In the days before podcasting really hit it big, feuds between musicians commonly made headlines. Notable “beefs” include Tupac vs. Biggie, Prince vs. Michael Jackson, and more recently Taylor Swift vs. Kanye West. The drama never seems to stop, and why should it? With such newsworthy headlines, these iconic disputes only seem to spark popularity and feed the machine.
These days, the line between podcasting and the music industry is blurred. Especially as of late, now that Spotify, the world’s largest streaming provider, with over 381 million monthly active users, including 172 million paying subscribers, stands by Joe Rogan’s podcast while Neil Young removes his music.
“I am doing this because Spotify is spreading fake information about vaccines — potentially causing death to those who believe the disinformation being spread by them,” Young wrote in a now-deleted letter, according to Rolling Stone.
More specifically, Young’s main issue is with Joe Rogan, Spotify’s star podcaster with whom they have an exclusive license to his show, a license they paid around $100 million dollars for. Rogan’s show was also the number one most listened-to podcast in 2021. Originally a comedian and TV personality, Rogan’s wildly popular and controversial podcast brings on celebrities, comedians, actors, musicians, MMA fighters, authors, artists, and beyond. Not one to shy away from controversy, Rogan has chatted with people from the alt-right and has made questionable anti-vax and anti-masking comments.
Rogan has been quoted saying that he is “not an anti-vax person,” saying “I believe they’re safe and encourage many people to take them,” he said while refusing to back down on claims that young people did not “need” the vaccine.
Accusing Rogan of spreading misinformation regarding the world health crisis, Young told Spotify: “They can have Rogan or Young. Not both.” A bold statement made by the Canadian-American rockstar known for his classic hits “Heart of Gold” and “Harvest Moon,” considering 60% of all his streaming music comes from Spotify listeners.
As for Young, the singer is no stranger to serious medical issues, having been a survivor of the poliovirus and catching the infection just a few years before the vaccine was available in 1955. In his memoir, Waging Heavy Peace, Young describes what it was like to get polio at just 5 years old. The disease took over his body and caused lengthy hospitalizations. He recalls how other children avoided him. Young’s symptoms continued into adulthood too.
Spotify’s market capitalization fell about $1.2 billion shortly after Young yanked his songs once the streaming giant made it clear that Rogan was chosen over Young.
All of which leads us to an interesting fork in the road. Is Spotify a music streaming company or are they committed to podcasting? What is their strategy and where do their loyalties lie? It’s pretty obvious where especially when you follow the money. Prior to Rogan going exclusive to Spotify, a host-read ad on The Joe Rogan Experience used to cost tens of thousands of dollars, whereas now, to get any ad on his show, the minimum spend is $1 million. Should Spotify go with the old rocker or the new outspoken kid on the block?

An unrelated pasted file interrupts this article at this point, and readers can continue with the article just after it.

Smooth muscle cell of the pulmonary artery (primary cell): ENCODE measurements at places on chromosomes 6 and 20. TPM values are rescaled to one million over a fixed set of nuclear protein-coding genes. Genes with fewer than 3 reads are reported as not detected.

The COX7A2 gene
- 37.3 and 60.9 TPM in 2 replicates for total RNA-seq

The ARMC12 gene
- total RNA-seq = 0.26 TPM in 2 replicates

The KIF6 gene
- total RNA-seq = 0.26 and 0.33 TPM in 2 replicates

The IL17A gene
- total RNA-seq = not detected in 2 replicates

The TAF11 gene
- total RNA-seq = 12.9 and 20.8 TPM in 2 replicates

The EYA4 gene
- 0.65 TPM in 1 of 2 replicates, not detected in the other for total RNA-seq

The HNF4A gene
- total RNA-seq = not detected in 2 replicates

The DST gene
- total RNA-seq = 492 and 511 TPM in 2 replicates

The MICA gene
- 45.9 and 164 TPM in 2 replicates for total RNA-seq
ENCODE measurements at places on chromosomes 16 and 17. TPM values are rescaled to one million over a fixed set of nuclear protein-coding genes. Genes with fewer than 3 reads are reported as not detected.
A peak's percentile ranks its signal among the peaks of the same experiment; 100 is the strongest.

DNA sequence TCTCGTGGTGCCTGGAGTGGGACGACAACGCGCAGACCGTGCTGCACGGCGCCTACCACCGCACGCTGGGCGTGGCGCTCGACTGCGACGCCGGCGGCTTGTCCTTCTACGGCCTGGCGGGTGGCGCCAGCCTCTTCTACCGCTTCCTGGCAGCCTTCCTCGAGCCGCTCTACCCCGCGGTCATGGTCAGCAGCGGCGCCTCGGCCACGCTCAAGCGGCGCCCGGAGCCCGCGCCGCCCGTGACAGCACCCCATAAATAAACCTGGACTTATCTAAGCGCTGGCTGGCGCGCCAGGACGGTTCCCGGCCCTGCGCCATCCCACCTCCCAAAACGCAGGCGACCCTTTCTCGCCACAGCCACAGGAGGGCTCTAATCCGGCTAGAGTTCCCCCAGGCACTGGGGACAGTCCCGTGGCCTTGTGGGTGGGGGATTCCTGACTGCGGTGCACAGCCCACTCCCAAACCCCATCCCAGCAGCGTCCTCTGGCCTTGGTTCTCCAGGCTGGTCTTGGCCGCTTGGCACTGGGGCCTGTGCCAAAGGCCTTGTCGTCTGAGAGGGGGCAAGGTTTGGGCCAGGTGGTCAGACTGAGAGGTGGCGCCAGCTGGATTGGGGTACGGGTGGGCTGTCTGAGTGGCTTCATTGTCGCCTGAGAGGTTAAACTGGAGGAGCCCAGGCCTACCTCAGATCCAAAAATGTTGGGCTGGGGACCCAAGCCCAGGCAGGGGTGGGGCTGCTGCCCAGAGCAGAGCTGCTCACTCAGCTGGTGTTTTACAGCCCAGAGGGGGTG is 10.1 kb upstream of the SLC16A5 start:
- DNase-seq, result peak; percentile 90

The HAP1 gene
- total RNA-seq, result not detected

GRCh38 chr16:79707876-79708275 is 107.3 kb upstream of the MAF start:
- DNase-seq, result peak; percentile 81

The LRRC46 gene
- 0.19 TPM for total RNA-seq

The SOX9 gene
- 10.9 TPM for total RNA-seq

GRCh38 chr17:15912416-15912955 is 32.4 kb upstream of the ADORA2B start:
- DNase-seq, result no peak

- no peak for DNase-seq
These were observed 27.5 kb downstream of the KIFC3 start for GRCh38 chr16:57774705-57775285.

Rogan holds a secure spot in this unlikely game of thrones. After all, Spotify intentionally licensed his show to 1) convert listeners to the platform and 2) make money through ad sales. According to The Verge, when marketers buy ads on Rogan’s podcast, they are required to buy ads on the rest of Spotify’s catalog too. The catch becomes obvious – if Rogan succeeds and brings in more advertisers to the rest of Spotify’s investments then everyone on that side is happy. Spotify has other high earners like Call Her Daddy and Armchair Expert, but nothing compares to the reach, scale, and sheer popularity of The Joe Rogan Experience. Seems like a sound investment.
Perhaps podcasting’s biggest quarrel to date could have been avoided if Spotify had done a better job at communicating and going public about their guidelines.
Spotify’s CEO, Daniel Ek, also released a statement, “Personally, there are plenty of individuals and views on Spotify that I disagree with strongly. We know we have a critical role to play in supporting creator expression while balancing it with the safety of our users,” Ek said. “We take this seriously and will continue to partner with experts and invest heavily in our platform functionality and product capabilities for the benefit of creators and listeners alike. That doesn’t mean that we always get it right, but we are committed to learning, growing, and evolving.”
Young isn’t the only one to pull the plug on Spotify. Canadian-American singer-songwriter Joni Mitchell stands in solidarity with Young and has since removed her music too. Mitchell made a statement on the website, “I’ve decided to remove all my music from Spotify. Irresponsible people are spreading lies that are costing people their lives. I stand in solidarity with Neil Young and the global scientific and medical communities on this issue.”
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